A change for votes

County considers system upgrade

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— Routt County voters should see big changes by the time the August primary election arrives.

County election officials are working to alter the voting system because of pending deadlines stipulated by federal and state laws.

The county's old voting equipment no longer is certified, and the county has been leasing acceptable equipment while election officials consider what machines to purchase, Routt County Clerk Kay Weinland said.

The county is required to provide handicapped-accessible voting machines at each polling location. Some of the machines the county could purchase have the ability to allow quadriplegics and other disabled voters to vote without assistance.

"I love the prospect of accessible voting," Weinland said.

The county also is required to have second-chance voting, Weinland said. In the past, the ballots of voters who incorrectly marked their ballots -- such as voting for two candidates running for the same office -- were not counted. The new voting system will allow voters to go back and re-mark their selections, and the machines could speed up the vote-counting process.

Of course, the new equipment will cost money. But the county should get some help.

The Secretary of State's Office will be distributing federal funds to help counties pay for the changes required by the Help America Vote Act. Routt Coun--ty will receive about $140,750, Weinland said. She estimates the new equipment will cost $200,000 to $250,000, not including training and maintenance.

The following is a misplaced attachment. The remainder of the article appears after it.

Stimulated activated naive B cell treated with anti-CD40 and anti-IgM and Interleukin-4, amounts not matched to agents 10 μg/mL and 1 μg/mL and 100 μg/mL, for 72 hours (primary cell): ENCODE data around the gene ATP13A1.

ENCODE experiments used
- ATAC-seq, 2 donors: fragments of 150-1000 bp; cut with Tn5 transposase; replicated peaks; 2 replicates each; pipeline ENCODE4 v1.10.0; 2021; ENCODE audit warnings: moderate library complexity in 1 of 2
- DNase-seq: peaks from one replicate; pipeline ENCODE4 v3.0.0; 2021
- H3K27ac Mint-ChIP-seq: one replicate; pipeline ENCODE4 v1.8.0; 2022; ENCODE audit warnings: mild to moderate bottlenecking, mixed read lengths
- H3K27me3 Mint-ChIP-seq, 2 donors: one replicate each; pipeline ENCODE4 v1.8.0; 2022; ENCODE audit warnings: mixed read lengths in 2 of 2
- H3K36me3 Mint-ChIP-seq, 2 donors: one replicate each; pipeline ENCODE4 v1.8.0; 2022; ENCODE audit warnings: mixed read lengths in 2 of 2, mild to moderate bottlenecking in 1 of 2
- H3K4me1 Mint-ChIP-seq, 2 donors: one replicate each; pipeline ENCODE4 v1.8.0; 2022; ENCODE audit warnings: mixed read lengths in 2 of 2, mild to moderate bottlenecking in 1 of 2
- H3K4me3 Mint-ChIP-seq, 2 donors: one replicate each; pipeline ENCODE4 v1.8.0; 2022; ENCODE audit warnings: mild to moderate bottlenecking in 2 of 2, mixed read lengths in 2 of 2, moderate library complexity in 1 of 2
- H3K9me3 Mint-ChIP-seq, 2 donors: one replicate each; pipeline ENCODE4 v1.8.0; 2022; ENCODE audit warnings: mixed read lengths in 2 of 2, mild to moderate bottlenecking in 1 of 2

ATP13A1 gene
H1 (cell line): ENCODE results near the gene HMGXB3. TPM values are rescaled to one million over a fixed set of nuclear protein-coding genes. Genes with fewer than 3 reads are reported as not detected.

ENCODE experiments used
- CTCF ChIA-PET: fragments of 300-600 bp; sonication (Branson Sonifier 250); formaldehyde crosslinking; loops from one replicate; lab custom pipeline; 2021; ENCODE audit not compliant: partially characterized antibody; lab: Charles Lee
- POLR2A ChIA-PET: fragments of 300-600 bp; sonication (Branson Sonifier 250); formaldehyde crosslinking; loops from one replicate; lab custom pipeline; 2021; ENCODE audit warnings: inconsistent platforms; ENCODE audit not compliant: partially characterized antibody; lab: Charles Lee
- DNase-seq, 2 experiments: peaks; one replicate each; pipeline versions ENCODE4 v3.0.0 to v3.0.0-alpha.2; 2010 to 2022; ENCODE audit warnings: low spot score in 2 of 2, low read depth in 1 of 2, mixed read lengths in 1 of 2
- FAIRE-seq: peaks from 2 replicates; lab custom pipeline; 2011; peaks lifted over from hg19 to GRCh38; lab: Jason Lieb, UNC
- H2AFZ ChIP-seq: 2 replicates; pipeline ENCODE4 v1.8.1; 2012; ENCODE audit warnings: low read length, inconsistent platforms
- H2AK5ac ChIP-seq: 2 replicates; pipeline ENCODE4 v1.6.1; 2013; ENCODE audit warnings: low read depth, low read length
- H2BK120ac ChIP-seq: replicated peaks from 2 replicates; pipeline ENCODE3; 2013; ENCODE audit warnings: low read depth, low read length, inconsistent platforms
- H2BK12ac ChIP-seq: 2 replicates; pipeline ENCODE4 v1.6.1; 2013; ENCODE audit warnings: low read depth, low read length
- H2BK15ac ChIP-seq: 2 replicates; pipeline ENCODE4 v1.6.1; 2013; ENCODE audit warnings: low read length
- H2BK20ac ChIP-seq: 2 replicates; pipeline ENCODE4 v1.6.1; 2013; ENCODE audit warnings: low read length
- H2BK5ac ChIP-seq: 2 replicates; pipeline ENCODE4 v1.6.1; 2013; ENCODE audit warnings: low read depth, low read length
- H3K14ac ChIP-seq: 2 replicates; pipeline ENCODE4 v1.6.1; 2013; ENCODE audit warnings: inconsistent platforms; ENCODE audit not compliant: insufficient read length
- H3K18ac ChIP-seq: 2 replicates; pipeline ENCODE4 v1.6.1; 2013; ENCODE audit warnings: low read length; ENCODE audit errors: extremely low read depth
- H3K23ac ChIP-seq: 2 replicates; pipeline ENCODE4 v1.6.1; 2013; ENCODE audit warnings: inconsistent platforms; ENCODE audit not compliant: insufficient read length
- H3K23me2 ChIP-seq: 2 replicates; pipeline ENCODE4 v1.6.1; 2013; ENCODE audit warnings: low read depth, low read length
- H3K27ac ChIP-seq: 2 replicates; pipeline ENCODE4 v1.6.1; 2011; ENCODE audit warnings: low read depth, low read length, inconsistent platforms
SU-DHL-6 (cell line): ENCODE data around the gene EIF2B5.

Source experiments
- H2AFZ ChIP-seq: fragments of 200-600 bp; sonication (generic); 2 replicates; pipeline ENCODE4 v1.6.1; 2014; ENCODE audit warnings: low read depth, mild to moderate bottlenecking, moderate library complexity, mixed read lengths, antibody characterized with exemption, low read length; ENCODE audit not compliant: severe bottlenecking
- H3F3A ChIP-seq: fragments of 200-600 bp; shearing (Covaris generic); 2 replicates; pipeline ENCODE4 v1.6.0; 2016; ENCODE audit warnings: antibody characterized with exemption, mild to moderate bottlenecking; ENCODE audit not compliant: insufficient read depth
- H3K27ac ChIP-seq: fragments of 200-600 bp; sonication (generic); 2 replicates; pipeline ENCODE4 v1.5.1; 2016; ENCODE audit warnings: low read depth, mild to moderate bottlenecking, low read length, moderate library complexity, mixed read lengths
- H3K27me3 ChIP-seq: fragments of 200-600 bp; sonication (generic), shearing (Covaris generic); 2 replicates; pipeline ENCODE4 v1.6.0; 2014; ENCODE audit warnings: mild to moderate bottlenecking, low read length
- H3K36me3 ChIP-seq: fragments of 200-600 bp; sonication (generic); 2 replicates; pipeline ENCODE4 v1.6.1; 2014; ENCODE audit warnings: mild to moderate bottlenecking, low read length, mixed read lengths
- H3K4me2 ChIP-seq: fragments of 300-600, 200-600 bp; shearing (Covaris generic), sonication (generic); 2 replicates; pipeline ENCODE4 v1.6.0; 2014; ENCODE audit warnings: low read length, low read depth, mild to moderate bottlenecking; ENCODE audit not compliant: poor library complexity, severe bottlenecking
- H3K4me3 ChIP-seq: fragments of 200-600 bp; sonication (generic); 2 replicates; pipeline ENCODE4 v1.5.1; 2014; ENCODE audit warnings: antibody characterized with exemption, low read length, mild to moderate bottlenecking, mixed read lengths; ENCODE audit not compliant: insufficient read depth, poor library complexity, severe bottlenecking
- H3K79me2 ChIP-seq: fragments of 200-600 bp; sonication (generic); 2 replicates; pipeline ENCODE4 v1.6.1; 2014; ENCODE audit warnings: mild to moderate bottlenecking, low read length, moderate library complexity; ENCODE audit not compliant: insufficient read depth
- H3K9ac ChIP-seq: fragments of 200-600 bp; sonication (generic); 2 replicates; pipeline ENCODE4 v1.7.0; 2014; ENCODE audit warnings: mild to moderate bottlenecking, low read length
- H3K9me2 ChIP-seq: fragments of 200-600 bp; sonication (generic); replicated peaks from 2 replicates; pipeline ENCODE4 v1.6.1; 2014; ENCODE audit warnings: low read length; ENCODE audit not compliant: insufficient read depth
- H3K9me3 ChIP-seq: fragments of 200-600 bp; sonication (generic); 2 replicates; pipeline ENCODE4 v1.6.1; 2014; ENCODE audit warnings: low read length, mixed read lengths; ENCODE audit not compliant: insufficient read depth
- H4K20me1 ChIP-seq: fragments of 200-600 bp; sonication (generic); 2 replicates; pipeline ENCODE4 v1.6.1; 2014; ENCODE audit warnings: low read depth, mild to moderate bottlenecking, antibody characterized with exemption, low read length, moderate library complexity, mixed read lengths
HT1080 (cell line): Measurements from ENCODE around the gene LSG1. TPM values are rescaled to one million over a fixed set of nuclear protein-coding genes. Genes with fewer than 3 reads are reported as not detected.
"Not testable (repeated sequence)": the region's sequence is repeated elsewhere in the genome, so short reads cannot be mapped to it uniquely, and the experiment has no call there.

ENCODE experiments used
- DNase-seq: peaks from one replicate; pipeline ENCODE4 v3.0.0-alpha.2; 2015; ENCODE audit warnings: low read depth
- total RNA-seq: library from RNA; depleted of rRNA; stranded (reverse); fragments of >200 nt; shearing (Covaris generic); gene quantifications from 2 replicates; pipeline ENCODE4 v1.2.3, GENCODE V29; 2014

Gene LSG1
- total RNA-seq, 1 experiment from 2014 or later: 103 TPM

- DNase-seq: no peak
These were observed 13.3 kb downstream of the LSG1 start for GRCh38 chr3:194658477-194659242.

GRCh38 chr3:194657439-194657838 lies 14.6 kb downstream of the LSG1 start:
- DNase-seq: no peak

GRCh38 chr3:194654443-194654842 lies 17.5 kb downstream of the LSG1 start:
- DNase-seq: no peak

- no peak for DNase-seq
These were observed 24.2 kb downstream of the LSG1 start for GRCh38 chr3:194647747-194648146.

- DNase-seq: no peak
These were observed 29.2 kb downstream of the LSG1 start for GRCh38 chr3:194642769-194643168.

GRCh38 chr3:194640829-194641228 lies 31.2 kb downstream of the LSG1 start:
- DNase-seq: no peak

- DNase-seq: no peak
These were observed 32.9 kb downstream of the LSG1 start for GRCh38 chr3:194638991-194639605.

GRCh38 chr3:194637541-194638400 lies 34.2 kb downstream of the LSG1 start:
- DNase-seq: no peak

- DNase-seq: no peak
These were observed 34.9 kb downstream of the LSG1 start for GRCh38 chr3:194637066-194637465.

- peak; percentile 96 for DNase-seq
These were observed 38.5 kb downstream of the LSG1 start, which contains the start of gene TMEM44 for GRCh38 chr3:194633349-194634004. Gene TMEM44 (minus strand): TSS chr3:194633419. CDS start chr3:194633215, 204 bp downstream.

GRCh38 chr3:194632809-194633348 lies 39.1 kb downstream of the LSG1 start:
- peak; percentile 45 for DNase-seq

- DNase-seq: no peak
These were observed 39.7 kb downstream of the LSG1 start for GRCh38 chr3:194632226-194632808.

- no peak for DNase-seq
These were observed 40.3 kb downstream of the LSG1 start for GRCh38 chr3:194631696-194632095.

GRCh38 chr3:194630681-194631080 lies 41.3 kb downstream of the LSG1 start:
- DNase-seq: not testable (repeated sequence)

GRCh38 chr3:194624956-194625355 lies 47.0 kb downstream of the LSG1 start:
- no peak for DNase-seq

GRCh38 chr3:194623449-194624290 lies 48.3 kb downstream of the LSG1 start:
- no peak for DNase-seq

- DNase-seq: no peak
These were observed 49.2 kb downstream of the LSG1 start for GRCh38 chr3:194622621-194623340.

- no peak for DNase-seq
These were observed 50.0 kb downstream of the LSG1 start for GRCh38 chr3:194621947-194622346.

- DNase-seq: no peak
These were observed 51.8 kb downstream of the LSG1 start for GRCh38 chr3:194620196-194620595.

Weinland doesn't know how many machines the county will purchase, so county polling places could have a combination of new and older technology. She estimates that a minimum of 10 machines will be needed.

Weinland said there are four voting equipment vendors that have, or soon will have, their machines nationally certified as required by law. Two of those companies visited Routt County last week to demonstrate their machines.

Election officials also are considering changing the county's precinct system. Instead of having nearly 20 precincts, voters may have eight locations throughout the county to choose from. Voters would be able to cast their ballots at the most convenient polling location instead of the one closest to their homes.

"There will no longer just be neighborhood polling locations," Weinland said. "It really changes the whole perspective."

The county is not required to offer the flexible voting locations, Weinland said, but election officials are enticed by the convenience the change would make for voters. Also, she said, the county may be able to save money. The county must provide handicapped-accessible mach--ines at each voting location.

The county also will continue to offer early and absentee voting options.

"All three are moving forward for convenience," she said. "I hope it increases voter participation."

Weinland said she has been thinking about the changes for years, but now that it's time to make decisions, she wants to do what's best for Routt County.

"It's going to be a challenging year," Weinland said. "It's exciting."

Weinland hopes to purchase the new machines by June. The next step, she said, will be to provide community outreach and public education about the modern voting technology.

"We want to make sure people are comfortable," she said.

--o reach Dana Strongin, call 871-4229 or e-mail dstrongin@steamboatpilot.com

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